I am back from Georgia, stone-ground grits in tow, looking out my Boston window across the Charles River at Cambridge lights. I wonder how anyone could be lucky enough to live in two such beautiful places.
Another part of me wonders, can anyone live in two places?
Halfway through my second year in The North, I still feel like a Southern girl who is here mostly by accident on a soul-searching, world-saving journey. I wonder if I will still feel this way by year three, year four, by graduation. I wonder how long a place sticks to your bones once you can no longer find decent mayonnaise, fried chicken, or Mexican food.
I have a family and a history in the South; a boyfriend and an occupation and stereotypical, beautiful Young-People-in-the-City adventures here in the North; and it has all gotten the word “home” into something of a mess. I am put out.
I am cross because I have been made to believe (by the inescapable power of stories and assumptions to define words like “adventure” and “success”) that I am either anomalous or simply silly. My longing for a home – a place to stay – is a personal quirk, and probably a feeling to be quashed. Moving around is just what people do. Sacrificing a career to remain among your friends would be foolish. Get out of Cleveland, Tennessee or it’ll suck you in forever!
They told me family, friends, and home are small things for small people. To graduate hoping only to commit to these things would have seemed almost like a betrayal of my education. I had a degree designed for joining the upper middle class, and the upper middle class has Careers. Family, friends, and home are determined by, molded around, slipped in between Careers. Now, even if I want to choose not to buy in to the upward mobility imperative, I sometimes doubt that basic “job security” still exists to the point that I’ll ever really settle down, plant a tree, and watch it grow. Much less if I’ll ever see a community take shape under the trials and fondnesses borne by time and familiarity. Yet isn’t that what we want when we want church? Isn’t that what we’re trying to say when we latch onto phrases like “doing life together”? Isn’t that what we need in order to practice the vulnerability we all want to preach about?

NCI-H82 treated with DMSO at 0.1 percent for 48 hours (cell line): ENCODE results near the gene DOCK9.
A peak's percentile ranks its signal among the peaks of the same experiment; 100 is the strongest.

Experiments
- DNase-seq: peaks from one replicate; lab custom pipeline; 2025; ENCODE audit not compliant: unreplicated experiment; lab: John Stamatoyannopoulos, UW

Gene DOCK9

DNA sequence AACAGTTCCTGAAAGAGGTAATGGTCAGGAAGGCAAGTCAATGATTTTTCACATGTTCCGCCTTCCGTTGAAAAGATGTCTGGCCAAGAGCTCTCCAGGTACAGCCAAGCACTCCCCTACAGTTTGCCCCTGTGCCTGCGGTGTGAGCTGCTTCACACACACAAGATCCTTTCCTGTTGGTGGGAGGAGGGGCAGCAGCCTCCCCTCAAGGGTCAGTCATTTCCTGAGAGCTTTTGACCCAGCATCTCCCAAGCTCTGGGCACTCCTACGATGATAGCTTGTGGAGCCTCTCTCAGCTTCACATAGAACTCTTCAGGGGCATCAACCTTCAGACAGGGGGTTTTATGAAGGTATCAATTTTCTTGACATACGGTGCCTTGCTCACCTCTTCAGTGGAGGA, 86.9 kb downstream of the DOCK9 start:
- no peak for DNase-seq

I don’t what to sound hypocritical, in that no one actually forced me to move away; or ungrateful, because I realize I’ve had some rare opportunities. I don’t want to sound regretful, because I’m not. Yet I’m also not convinced that my decision to go was intrinsically better than a decision to stay. If I’d never fulfilled my high school flight of fancy by living in Boston, I’d still have things to do and people to see. If I’d never left the Southeast, I still could have chosen to learn and grow. You don’t become interesting just by leaving a place.
Maybe I just chose to ignore them, but I remember few if any people saying all this to me when I was thinking about these choices. No one impressed upon me, perhaps because no one thought, that moving so far would be a big and costly decision, even a decision somewhat at odds with human nature and its insistent need to become part of a place.
And maybe this is all just the wistful wonderings of someone fresh from a nice visit home, recently under the influence of Wendell Berry and a class on sustainability. Maybe nice visits home are all anyone can really ask for. That’s what I feel I’m supposed to believe. Or maybe the world really has gone just a bit mad, sending young people to far-flung corners just because. I’m not even sure what I think I’m saying we should do. I’m certainly not quitting school and leaving again. Nevertheless, I feel compelled to remind us of some things. I know now that our families are not non-factors. Our friends are not non-essentials. Our selves are not somewhere else, and yet we know this fractured world is not our home.
Lyndsey lives in Boston, MA where she is pursuing her Master's in Theological Studies at Boston University. She enjoys Community, Mad Men and Beauty and the Beast and her spirit animal is a sloth. She would like to know if this is some kind of interactive theater art piece. You can follow her on Twitter @lyndseygraves and you can find more of her writing at her blog To Be Honest.
You can follow On Pop Theology on Twitter @OnPopTheology or like us on Facebook at www.facebook.com/OnPopTheology. If you'd like to support what we do, you can donate via the button on the right of the screen.
Image #1 via Robert Bauer
Image #2 via Eric Robinson
Image #3 via Penelope Waits